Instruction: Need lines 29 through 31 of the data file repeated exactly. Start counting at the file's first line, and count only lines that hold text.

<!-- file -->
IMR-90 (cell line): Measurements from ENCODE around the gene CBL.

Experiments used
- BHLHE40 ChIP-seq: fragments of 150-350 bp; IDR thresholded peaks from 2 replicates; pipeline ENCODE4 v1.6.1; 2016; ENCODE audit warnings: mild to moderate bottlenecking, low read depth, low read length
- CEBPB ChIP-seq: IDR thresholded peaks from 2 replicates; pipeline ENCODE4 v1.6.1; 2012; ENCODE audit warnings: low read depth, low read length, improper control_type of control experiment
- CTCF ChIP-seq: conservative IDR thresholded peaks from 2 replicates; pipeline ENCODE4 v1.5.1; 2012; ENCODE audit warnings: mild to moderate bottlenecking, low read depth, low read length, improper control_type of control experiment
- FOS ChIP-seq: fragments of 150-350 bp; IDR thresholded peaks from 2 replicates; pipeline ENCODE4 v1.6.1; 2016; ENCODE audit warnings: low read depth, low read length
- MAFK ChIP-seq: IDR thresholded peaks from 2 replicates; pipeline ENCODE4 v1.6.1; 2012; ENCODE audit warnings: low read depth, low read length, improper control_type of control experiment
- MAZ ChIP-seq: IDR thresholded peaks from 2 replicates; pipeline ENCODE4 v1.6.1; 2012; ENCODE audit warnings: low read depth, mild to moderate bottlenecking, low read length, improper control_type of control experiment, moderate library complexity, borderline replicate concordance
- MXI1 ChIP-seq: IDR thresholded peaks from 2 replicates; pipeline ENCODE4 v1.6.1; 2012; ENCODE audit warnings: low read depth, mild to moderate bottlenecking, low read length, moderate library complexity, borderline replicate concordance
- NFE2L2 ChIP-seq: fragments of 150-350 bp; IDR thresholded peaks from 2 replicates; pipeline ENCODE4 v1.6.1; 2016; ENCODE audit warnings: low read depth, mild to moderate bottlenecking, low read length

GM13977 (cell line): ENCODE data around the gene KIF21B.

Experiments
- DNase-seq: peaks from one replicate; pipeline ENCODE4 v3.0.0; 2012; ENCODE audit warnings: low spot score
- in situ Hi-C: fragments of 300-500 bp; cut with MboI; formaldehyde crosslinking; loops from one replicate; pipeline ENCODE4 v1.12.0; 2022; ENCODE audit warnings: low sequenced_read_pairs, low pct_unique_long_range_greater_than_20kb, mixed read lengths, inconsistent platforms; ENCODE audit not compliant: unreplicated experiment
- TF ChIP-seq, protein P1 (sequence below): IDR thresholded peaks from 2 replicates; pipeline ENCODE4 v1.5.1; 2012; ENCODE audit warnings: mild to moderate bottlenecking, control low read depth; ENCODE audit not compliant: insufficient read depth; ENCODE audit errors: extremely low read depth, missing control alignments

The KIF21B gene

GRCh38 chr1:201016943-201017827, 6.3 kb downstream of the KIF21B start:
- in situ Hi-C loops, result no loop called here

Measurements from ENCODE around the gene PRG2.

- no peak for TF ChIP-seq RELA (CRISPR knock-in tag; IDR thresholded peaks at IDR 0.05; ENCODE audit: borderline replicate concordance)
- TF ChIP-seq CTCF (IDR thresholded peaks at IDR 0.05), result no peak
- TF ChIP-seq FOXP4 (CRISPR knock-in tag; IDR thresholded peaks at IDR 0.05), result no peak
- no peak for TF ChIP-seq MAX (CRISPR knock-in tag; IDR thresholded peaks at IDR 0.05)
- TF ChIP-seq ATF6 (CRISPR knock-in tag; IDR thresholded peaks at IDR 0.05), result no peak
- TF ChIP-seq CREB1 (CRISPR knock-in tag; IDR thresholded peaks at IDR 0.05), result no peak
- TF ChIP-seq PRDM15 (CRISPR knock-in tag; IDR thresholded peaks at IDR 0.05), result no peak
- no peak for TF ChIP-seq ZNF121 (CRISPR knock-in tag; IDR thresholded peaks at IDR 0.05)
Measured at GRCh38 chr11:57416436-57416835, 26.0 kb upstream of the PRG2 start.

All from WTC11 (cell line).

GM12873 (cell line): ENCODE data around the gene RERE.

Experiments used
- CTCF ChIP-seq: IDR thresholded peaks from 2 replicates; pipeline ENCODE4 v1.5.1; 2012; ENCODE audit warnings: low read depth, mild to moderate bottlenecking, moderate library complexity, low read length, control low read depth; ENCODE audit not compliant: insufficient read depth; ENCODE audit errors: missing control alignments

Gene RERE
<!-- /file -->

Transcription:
All from WTC11 (cell line).

GM12873 (cell line): ENCODE data around the gene RERE.

Experiments used